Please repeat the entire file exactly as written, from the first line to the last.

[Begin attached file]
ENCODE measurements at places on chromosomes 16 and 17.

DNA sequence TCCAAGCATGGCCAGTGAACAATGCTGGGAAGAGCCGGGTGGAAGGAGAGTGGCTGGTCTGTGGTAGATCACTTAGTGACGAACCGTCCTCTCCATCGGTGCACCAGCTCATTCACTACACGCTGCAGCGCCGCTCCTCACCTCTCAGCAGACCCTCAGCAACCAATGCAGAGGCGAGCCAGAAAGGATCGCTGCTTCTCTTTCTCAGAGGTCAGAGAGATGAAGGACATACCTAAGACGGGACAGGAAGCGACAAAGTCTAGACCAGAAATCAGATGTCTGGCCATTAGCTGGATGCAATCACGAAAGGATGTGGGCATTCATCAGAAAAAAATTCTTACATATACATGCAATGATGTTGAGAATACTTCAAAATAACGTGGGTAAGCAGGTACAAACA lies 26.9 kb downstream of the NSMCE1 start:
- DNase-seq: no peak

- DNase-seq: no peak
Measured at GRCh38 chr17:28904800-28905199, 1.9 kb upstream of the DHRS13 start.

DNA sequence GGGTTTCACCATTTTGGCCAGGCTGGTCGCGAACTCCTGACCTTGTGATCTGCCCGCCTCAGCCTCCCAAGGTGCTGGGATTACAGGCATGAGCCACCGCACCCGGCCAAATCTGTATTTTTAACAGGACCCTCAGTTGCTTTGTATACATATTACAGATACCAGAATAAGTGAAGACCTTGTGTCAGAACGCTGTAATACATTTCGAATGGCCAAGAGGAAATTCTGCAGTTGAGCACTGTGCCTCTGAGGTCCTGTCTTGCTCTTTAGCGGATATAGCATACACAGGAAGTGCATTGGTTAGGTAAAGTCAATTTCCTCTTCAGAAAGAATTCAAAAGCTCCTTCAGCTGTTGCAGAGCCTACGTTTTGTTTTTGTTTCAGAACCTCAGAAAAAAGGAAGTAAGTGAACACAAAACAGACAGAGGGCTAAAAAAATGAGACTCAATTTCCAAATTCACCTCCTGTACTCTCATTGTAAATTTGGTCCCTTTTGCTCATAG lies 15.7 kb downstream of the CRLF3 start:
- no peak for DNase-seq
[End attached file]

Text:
ENCODE measurements at places on chromosomes 16 and 17.

DNA sequence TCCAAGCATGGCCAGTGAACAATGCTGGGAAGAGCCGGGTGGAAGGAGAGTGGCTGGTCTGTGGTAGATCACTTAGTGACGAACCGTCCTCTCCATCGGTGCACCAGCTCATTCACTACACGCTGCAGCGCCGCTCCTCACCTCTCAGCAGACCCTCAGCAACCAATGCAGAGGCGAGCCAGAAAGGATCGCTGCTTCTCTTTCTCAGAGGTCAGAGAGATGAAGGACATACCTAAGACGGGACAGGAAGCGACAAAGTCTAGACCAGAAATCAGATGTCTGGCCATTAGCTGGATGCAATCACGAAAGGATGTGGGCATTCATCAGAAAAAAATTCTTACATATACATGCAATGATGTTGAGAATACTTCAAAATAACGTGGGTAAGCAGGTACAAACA lies 26.9 kb downstream of the NSMCE1 start:
- DNase-seq: no peak

- DNase-seq: no peak
Measured at GRCh38 chr17:28904800-28905199, 1.9 kb upstream of the DHRS13 start.

DNA sequence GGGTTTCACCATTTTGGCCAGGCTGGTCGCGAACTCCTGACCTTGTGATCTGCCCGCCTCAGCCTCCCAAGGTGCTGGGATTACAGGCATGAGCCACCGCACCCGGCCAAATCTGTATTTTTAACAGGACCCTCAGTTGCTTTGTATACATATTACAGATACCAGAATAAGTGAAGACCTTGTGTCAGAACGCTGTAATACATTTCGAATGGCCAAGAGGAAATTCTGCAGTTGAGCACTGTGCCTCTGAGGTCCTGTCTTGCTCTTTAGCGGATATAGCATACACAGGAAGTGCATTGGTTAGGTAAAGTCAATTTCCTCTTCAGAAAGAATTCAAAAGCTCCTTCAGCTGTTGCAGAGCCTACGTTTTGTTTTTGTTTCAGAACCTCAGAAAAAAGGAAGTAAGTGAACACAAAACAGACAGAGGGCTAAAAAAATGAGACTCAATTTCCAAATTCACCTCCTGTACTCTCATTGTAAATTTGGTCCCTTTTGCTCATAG lies 15.7 kb downstream of the CRLF3 start:
- no peak for DNase-seq